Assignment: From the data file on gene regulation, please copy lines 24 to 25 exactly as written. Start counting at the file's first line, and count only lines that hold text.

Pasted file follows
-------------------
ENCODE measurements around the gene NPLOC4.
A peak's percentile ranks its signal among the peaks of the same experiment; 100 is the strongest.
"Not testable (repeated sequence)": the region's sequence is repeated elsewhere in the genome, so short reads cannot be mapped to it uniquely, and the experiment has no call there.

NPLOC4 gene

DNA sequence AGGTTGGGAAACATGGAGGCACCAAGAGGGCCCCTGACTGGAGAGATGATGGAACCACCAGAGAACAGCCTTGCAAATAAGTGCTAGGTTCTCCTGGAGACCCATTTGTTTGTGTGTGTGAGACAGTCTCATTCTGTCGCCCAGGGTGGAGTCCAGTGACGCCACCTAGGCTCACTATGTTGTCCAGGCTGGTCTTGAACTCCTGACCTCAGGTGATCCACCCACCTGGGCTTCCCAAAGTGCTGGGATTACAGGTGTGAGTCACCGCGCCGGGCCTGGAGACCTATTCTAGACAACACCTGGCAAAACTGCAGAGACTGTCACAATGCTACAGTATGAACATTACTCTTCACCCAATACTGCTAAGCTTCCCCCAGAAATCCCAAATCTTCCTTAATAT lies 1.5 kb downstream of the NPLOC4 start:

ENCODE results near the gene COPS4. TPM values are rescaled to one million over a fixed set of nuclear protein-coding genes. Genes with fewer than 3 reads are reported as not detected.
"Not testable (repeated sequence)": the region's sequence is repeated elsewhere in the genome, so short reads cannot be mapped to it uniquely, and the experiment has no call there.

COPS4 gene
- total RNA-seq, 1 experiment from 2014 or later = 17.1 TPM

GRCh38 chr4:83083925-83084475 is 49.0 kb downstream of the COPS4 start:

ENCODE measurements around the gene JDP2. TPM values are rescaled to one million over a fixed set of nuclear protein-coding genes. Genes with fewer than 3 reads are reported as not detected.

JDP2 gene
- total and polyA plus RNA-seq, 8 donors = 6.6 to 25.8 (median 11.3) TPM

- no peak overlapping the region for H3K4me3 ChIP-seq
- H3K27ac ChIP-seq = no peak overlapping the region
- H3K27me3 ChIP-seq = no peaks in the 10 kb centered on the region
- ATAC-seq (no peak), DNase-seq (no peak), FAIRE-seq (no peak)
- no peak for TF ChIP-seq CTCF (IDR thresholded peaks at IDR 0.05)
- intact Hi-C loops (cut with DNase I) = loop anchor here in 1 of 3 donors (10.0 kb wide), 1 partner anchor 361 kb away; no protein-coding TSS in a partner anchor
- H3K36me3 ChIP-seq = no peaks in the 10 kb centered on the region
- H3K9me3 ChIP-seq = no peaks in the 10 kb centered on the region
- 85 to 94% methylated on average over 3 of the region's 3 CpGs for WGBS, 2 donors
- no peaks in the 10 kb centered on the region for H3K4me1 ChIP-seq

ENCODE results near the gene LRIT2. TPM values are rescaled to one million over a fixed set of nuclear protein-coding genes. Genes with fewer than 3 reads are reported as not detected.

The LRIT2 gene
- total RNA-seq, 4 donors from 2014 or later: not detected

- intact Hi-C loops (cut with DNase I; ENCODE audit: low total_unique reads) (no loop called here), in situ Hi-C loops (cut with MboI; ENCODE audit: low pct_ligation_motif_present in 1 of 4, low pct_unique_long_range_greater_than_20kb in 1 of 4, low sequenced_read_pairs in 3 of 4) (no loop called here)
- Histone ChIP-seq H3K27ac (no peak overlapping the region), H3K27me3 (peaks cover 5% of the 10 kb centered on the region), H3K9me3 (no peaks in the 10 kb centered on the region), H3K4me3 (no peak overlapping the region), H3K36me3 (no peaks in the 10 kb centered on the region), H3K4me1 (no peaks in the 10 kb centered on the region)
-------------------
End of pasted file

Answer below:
ENCODE results near the gene LRIT2. TPM values are rescaled to one million over a fixed set of nuclear protein-coding genes. Genes with fewer than 3 reads are reported as not detected.

The LRIT2 gene